The sample size as, calculated by power analysis, using a two-sample t-test, with a two-sided type I error of 5% (α = 0.05) and power at 80%, was 30 for each group. We enrolled 120 patients in total to account for dropouts that are conversion of surgery to open and protocol breach if any. All continuous data are presented as mean ± standard deviation. Comparison of hemodynamic variables is done by repeated measures of one-way ANOVA. Tukey (honestly significant difference) post hoc test is applied for intra- and inter-group comparison in cases where ANOVA is significant. Chi-square test is done for comparing categorical data. P < 0.05 is considered statistically significant. Statistical analysis is done using SPSS for windows version 16.0 (Chicago, SPSS Inc. 7).
| Results|| |
A total of 120 patients were enrolled for the study and randomly divided into three groups. There was no dropouts that is none of the surgeries had to be converted to open procedure. Data from all 120 patients were analyzed. There was no significant difference between the three groups in respect to age, male and female ratio, weight and height, physical status of patients, and duration of surgery [Table 1]. The average infusion rates of esmolol and diltiazem were 7.25 ± 1.33 μg/kg/min and 1.14 ± 0.77 μg/kg/min, respectively.
The increase in HR [Table 2] as compared to baseline in response to pneumoperitoneum was significantly higher in control as compared to both esmolol and diltiazem group (P< 0.001) and it remained high till 20 min of creation of pneumoperitoneum after which it settled to be similar to baseline rising again at extubation. The HR as compared to baseline remained stable in both esmolol and diltiazem group during and after creation of pneumoperitoneum. It was observed to be statistically lower than baseline at several points in both the study drugs. On intergroup comparison, the HR was significantly lower in esmolol and diltiazem group as compared to control right after induction but the higher attenuating effect of esmolol in comparison to diltiazem was seen significantly after the establishment of pneumoperitoneum. Thereafter, HR remained significantly lower in esmolol group than diltiazem and control throughout the duration of anesthesia (P< 0.001).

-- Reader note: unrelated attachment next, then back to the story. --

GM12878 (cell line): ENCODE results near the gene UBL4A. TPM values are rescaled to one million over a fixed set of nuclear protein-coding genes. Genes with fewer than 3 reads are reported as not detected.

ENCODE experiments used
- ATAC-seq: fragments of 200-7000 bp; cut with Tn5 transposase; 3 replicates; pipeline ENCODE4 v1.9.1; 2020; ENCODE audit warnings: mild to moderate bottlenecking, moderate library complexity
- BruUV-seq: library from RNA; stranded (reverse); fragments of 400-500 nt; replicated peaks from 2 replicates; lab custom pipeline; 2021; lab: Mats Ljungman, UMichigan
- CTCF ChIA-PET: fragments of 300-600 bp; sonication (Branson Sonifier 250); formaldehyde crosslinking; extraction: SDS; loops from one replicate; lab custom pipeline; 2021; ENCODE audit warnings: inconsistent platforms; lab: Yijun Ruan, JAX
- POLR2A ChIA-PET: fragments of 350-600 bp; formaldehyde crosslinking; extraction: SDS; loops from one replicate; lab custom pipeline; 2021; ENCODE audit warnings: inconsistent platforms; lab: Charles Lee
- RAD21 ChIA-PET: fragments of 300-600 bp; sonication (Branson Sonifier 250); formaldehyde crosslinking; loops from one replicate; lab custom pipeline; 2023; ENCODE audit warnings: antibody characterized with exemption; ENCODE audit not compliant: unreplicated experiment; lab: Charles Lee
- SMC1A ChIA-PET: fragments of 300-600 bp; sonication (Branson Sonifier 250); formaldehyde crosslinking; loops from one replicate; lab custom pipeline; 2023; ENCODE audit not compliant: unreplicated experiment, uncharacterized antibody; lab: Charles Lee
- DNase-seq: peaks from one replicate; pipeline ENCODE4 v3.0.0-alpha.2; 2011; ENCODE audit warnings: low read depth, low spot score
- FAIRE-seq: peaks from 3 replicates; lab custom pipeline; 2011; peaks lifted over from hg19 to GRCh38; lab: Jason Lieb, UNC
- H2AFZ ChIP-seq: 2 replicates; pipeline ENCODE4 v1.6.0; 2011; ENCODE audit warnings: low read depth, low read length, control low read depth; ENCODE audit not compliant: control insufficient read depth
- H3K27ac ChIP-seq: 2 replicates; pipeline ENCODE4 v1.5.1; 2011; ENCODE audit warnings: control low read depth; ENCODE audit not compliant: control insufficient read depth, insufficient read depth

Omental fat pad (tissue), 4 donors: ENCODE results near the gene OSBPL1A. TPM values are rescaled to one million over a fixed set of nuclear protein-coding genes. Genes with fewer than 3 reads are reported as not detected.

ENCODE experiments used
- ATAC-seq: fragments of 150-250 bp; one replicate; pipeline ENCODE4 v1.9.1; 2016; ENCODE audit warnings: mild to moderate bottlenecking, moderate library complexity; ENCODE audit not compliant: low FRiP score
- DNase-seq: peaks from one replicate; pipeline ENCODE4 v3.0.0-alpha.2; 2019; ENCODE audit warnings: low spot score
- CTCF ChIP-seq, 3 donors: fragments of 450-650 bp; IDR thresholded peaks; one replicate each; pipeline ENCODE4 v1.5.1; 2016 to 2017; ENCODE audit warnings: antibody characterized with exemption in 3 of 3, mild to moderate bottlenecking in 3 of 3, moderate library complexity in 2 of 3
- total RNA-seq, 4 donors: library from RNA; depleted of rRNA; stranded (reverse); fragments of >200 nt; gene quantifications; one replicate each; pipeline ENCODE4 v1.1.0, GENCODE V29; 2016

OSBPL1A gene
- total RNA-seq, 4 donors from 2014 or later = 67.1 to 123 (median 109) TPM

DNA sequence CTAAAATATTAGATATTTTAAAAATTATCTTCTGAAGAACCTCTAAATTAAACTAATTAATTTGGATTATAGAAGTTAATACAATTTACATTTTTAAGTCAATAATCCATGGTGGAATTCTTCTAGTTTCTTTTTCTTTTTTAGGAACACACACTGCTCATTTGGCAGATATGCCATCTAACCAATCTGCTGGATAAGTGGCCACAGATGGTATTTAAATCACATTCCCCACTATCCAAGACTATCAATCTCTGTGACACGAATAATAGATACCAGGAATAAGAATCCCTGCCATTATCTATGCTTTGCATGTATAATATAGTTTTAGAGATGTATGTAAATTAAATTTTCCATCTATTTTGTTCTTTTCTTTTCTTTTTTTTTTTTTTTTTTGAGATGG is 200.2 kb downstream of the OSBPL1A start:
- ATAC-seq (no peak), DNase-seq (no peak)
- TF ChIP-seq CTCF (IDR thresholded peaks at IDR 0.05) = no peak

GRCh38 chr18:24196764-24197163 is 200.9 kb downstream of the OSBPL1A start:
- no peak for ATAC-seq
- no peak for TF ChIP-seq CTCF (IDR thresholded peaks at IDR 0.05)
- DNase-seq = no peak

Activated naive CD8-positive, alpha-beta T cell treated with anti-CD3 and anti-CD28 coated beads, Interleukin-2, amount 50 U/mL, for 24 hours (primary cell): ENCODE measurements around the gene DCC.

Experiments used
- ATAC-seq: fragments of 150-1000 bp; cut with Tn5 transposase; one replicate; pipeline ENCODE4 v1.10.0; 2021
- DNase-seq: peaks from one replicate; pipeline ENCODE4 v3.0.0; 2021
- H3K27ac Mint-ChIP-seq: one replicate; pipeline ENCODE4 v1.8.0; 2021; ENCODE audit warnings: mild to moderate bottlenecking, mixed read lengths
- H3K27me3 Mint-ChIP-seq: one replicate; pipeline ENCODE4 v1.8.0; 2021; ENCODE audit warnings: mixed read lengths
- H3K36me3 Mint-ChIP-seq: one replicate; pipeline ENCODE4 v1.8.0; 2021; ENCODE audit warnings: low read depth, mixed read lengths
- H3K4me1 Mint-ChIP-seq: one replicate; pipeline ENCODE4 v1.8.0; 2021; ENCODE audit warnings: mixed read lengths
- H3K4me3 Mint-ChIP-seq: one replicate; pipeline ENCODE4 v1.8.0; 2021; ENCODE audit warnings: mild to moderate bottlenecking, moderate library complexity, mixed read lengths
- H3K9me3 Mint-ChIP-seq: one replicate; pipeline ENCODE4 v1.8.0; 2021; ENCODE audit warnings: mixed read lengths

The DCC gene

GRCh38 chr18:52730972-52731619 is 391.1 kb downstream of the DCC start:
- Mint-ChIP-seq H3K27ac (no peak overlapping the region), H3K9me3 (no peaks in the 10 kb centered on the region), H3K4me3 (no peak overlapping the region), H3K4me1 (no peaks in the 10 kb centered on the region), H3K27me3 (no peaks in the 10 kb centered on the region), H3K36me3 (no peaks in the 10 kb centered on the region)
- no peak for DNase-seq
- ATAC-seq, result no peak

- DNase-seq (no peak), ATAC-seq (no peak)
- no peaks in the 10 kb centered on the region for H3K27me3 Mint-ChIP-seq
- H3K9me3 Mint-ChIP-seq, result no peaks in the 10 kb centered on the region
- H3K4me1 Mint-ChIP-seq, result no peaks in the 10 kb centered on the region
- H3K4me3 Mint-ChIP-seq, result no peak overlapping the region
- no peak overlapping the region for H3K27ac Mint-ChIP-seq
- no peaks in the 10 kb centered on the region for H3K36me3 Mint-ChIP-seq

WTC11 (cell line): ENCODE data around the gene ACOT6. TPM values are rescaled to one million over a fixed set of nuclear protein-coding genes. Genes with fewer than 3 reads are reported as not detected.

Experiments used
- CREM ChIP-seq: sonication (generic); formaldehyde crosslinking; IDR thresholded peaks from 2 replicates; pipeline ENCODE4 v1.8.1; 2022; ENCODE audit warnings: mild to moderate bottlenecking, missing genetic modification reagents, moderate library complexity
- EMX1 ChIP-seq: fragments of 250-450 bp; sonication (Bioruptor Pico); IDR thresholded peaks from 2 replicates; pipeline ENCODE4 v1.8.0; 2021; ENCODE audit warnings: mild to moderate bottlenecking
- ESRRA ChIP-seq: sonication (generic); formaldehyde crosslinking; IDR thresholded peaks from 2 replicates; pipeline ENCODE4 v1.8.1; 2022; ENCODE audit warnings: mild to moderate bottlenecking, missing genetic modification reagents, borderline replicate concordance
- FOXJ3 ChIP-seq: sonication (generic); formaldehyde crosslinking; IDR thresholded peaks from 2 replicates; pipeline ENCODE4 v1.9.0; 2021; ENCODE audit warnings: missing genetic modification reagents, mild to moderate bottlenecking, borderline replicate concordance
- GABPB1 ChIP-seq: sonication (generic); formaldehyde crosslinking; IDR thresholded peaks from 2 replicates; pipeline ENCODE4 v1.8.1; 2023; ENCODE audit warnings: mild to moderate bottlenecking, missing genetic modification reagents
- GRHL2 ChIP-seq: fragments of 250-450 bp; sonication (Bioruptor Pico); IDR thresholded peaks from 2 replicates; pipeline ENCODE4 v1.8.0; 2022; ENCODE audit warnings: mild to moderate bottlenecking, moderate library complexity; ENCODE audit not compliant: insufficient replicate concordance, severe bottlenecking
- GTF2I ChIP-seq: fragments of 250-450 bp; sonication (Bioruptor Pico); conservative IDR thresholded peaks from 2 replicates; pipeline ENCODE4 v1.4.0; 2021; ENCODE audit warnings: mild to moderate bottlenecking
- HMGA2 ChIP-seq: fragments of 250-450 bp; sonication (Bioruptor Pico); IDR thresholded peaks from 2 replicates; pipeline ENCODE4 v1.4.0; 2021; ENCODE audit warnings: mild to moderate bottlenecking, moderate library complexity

The changes observed in SBP at different time intervals between control and study groups are [Table 3]: The SBP was statistically and clinically significantly higher in the study group as compared to baseline on intragroup comparison at creation of pneumoperitoneum and then settled in next 20 min to rise again before extubation. It was statistically lower in esmolol group as compared to baseline and higher at some time points in diltiazem group, but these changes were not clinically significant. In comparison to control group attenuation of SBP was significantly greater in both esmolol and diltiazem group (P< 0.001) at intubation, creation of pneumoperitoneum and throughout the surgery. Esmolol group, however, showed a significantly better attenuation of SBPs compared to diltiazem group, P < 0.001 at laryngoscopy, pneumoperitoneum, and extubation. Rest of the period of surgery did not show any significant difference between SBPs in both groups receiving drugs.